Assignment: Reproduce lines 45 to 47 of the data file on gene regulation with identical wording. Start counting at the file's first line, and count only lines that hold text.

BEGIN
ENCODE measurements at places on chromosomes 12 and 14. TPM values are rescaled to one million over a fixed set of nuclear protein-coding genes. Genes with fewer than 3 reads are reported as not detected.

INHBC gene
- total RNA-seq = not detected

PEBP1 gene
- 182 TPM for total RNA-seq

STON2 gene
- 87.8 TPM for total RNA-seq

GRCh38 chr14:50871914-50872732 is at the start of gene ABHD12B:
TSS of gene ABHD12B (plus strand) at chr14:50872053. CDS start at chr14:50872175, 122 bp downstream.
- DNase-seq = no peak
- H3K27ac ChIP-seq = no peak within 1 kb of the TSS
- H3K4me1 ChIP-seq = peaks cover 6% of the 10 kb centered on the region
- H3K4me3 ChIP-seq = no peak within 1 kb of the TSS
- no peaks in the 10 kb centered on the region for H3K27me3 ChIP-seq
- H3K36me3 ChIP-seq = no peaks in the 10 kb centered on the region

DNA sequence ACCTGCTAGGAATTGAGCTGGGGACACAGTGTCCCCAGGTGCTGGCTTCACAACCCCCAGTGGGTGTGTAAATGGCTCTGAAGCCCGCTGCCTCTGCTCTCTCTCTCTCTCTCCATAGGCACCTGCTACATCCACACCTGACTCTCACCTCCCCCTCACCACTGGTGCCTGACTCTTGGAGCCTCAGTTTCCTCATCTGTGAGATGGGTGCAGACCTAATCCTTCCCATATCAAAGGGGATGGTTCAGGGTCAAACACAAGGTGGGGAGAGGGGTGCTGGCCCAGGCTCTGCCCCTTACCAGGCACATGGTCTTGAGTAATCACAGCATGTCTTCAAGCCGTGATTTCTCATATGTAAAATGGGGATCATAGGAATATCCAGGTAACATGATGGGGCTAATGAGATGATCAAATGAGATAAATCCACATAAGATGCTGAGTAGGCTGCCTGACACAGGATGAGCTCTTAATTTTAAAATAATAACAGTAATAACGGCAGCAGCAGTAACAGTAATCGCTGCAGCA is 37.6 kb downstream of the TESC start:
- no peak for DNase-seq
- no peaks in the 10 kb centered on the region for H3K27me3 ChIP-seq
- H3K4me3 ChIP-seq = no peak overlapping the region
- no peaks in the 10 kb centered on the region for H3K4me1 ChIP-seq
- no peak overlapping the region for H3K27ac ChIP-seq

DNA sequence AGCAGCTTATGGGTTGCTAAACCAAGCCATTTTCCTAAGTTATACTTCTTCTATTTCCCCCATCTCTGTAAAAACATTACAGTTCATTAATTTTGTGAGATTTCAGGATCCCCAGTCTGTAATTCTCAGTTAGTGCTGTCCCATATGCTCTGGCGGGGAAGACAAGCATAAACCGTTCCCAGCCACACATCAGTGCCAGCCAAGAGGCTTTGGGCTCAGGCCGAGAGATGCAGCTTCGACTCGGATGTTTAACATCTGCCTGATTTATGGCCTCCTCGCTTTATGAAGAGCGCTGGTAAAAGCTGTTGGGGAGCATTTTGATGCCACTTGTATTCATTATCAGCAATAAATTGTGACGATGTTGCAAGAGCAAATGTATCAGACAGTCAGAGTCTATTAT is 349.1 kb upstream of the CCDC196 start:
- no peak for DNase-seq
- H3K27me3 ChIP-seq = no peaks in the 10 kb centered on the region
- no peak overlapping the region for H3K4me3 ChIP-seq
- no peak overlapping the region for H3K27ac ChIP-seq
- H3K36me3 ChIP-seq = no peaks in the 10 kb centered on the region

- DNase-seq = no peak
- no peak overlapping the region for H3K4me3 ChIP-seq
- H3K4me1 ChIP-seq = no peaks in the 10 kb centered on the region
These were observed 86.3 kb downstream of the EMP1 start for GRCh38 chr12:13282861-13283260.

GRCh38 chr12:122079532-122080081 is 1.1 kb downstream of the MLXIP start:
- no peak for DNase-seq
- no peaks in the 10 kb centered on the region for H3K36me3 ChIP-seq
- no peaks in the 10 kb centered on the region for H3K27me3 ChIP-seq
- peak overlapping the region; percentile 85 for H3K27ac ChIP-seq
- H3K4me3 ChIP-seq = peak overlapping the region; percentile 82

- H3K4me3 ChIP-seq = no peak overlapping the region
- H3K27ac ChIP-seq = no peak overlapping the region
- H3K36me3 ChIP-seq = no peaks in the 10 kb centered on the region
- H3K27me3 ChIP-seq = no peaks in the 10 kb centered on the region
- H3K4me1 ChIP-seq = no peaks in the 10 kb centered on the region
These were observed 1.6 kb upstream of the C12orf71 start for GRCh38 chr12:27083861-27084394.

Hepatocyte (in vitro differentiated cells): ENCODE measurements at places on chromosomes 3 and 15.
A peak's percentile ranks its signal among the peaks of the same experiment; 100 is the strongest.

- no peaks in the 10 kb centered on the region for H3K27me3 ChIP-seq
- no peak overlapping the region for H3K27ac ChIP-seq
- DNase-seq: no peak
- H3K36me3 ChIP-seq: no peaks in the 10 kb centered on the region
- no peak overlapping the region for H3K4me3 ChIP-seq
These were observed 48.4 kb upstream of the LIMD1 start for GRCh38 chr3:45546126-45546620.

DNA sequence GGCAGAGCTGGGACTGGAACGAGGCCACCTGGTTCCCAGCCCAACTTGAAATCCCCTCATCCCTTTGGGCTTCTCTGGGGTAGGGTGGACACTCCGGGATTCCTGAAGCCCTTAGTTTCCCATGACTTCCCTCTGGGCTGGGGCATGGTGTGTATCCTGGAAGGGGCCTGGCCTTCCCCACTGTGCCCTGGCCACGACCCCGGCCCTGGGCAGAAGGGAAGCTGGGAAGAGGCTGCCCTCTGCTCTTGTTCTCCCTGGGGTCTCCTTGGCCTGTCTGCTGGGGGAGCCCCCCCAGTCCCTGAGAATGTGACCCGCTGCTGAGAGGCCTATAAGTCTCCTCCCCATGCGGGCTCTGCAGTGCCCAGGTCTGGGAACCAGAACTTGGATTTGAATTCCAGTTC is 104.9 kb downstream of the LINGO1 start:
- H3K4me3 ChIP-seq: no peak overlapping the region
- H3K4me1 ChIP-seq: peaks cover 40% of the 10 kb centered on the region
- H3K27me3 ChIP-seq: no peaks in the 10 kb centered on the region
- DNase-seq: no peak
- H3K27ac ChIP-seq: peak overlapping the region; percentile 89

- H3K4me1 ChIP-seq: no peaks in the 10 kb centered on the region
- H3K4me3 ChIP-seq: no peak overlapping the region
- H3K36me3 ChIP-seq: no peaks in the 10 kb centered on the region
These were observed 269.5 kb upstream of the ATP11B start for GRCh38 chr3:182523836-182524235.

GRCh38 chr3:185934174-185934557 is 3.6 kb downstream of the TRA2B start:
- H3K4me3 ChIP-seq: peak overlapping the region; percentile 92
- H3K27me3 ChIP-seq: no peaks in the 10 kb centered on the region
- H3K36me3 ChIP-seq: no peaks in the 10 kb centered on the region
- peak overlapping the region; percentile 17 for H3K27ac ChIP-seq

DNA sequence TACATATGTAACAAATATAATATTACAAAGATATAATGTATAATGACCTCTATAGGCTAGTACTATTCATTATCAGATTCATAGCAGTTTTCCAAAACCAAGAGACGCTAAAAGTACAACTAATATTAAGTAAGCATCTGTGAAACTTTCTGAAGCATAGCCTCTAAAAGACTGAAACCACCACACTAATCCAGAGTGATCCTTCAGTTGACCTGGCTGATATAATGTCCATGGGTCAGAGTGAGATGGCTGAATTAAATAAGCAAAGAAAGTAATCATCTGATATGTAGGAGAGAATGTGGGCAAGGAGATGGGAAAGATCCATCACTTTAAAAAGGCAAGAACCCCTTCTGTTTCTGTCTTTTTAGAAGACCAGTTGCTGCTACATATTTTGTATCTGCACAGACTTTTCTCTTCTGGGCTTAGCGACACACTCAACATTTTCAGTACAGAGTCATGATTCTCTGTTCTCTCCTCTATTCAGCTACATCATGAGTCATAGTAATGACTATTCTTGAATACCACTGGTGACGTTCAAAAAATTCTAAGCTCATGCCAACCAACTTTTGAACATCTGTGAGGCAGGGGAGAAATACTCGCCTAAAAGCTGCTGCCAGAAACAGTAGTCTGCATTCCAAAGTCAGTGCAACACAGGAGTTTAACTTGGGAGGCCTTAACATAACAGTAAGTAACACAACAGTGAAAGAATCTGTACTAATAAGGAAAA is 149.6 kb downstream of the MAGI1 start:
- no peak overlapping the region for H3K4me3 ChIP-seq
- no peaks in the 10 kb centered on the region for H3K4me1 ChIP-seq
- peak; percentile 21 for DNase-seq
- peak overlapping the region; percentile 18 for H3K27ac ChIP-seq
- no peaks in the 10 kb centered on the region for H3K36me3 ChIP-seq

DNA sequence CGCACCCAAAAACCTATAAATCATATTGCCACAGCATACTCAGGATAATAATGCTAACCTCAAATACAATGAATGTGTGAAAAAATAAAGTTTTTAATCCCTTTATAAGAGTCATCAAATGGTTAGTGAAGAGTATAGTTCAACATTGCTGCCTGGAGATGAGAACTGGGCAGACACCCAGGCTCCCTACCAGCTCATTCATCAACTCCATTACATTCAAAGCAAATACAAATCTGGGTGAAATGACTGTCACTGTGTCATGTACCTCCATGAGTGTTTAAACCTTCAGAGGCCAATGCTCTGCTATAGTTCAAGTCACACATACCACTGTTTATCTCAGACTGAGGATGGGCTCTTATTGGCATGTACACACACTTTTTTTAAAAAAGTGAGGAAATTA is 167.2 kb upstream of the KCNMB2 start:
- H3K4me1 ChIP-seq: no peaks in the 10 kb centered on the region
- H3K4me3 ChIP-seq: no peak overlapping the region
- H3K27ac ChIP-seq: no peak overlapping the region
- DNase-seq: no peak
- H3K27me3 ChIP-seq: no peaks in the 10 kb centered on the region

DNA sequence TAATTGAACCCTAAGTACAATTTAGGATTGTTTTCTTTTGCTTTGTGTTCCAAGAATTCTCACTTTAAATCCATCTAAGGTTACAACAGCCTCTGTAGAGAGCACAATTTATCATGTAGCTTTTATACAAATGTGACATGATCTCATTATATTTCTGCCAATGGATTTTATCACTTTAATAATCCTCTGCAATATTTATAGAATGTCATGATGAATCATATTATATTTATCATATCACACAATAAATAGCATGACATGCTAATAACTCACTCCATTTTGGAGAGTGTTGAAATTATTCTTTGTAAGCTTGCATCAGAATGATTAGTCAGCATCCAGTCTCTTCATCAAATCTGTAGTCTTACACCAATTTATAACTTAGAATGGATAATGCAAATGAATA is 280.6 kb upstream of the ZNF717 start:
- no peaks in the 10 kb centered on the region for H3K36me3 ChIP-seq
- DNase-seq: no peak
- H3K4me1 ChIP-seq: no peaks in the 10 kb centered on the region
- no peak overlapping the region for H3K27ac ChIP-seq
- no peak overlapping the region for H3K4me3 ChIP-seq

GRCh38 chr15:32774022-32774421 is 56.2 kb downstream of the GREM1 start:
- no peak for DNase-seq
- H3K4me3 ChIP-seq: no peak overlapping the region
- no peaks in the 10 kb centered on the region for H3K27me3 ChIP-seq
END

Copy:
A peak's percentile ranks its signal among the peaks of the same experiment; 100 is the strongest.

- no peaks in the 10 kb centered on the region for H3K27me3 ChIP-seq
- no peak overlapping the region for H3K27ac ChIP-seq